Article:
May 23rd, 2007 will go down as the first year in the evolution of our species as the day of a major shift : from that date onwards, and for the first time in human history, the earth’s population became more urban than rural. At least according to scientific research carried out by some faculty from North Carolina State University and the University of Georgia. And this means that more than ever, urban areas concentrate pollutants emitted by intensified human activity which, among other things, has a direct impact on the air we breathe and on the skin of urban dwellers as a result.

It is no secret to assert that pollution is highly aggressive to our skin and one of the main consequences is that it causes premature ageing. Besides, pollution is very harmful to our system when we are exposed to it on a daily basis and for extended periods of time. According to the World Health organization (WHO), a whopping 92 percent of the global population lives in polluted environments.

In the 1980’s, the notions of acid rain and heavy metal contamination through air became mainstream, although researchers had been dealing with these issues for decades, but they weren’t heard until air pollution levels reached alarming levels and started generating citizen and political concern. But today, and on top of such sources of anxiety, we also have to deal with pollution with ozone and very fine particles, which so easily absorb into our lungs and penetrate our skin either through hair follicles or trans epidermally.

Dermatologists worldwide agree that, on an average, about 80 percent of our skin ageing is due to the environment we live in, while natural ageing and genetic heritage only account for the remaining 20 percent. For more information, you may wish to consult the following link in French :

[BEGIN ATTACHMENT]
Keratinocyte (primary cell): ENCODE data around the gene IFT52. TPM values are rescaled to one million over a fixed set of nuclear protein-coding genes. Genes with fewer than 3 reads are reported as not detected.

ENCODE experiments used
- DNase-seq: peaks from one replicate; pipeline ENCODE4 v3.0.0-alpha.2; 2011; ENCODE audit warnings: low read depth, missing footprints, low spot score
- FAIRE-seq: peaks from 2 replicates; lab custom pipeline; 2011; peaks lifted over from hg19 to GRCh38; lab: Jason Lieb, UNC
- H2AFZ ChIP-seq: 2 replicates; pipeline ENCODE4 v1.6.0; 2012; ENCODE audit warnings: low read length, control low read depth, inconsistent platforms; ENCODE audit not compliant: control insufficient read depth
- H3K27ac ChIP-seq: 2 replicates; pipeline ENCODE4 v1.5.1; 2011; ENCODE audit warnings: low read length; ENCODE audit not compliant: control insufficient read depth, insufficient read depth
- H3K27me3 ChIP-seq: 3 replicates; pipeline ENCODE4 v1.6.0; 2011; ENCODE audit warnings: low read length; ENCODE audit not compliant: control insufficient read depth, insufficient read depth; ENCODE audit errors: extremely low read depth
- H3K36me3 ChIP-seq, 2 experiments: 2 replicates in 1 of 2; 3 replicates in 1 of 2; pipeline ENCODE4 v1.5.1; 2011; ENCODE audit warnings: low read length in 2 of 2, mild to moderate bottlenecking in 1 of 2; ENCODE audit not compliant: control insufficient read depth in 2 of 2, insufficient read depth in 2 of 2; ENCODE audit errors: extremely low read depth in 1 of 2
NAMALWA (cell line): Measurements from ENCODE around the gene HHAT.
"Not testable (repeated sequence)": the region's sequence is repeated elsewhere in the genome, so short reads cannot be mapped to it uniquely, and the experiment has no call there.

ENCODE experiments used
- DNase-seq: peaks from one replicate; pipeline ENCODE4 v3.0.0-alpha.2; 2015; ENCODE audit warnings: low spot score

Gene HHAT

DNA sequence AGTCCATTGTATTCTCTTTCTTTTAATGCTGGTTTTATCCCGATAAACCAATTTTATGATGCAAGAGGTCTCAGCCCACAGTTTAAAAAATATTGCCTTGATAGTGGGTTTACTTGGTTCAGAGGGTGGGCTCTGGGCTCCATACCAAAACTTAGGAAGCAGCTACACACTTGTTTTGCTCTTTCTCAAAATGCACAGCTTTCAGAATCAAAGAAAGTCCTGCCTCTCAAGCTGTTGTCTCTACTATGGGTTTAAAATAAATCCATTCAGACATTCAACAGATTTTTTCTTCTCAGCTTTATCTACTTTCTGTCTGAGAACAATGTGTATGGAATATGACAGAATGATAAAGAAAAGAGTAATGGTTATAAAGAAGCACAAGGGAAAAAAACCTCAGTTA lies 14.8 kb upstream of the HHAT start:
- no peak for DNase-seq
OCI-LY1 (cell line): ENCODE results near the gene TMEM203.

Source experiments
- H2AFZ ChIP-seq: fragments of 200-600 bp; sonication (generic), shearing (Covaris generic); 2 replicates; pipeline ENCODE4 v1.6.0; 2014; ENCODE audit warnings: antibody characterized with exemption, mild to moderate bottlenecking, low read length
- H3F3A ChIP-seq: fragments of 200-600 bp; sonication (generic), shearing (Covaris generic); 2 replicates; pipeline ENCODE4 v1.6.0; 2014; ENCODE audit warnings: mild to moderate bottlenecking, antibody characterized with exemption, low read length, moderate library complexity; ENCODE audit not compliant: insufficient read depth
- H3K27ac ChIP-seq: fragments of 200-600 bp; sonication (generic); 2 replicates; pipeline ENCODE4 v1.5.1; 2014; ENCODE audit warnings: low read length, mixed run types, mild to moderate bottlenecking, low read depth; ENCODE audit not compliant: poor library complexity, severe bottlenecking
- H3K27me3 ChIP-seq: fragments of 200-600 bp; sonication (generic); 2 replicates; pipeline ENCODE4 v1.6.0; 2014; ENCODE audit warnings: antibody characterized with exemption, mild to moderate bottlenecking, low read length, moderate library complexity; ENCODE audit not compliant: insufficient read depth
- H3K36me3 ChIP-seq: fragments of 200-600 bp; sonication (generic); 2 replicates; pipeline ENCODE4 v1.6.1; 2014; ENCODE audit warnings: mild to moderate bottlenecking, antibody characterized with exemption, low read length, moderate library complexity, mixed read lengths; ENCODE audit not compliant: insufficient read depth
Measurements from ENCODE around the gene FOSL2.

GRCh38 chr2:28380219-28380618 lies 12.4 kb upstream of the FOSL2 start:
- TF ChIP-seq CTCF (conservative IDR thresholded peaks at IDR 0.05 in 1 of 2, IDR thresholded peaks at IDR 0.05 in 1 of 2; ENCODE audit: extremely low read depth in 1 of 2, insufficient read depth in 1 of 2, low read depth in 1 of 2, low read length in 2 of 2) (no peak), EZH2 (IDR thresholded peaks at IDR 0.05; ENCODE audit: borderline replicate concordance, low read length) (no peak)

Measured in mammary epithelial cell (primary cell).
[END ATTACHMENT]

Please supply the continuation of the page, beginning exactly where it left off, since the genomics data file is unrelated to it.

The different pollutants that impact our skin : 

Airborne pollutants are known as Suspended particulate Matter (SPM). They are made of microscopic solid or liquid matter suspended in the atmosphere of Earth. There are actually 2 kinds, and they are labelled as are primary and secondary pollutants. The first type encompasses all polluting agents emitted by the exhausts of engines in urban areas, such as those of cars, planes, industrial vehicles and all sorts of emissions coming from manufacturing plants in or near urban areas. Most of those pollutants are released in the atmosphere via warm or hot smoke that contribute to lifting particles up into the atmosphere where they eventually fall back down into our breathing environments.

The second category of pollutants is referred to as secondary pollutants, mostly because they appear when some primary pollutants are transformed by sun rays or the sun’s heat, or both. This is why urban areas are often subject to pollution alerts in summertime, because the heat and strong sun exacerbate the phenomenon. Among all pollutants that are present in urban areas, ozone is the one that is particularly harmful to our skin.

The main and most harmful pollutants to people’s skin : 

Obviously, carbon monoxide is the one that is very pervasive for our lungs and especially skin. It slows down our skin metabolism and it gives individuals a dull complexion and contributes to skin dryness and premature ageing. The pollutant particles in the air may also cause skin irritation and some individuals may develop allergies. Ozone, as mentioned, triggers skin inflammation, particularly on the parts of our skin often exposed to outdoor air, such as face, hands and forearms. Sulphur dioxide is an irritant as well, because it often degrades our skin’s hydrolipidic film, which is a thin layer of a complex formed from sweat and sebaceous substance, created from desquamation of the stratum corneum. This film naturally spreads over the skin’s surface and acts as a protective film.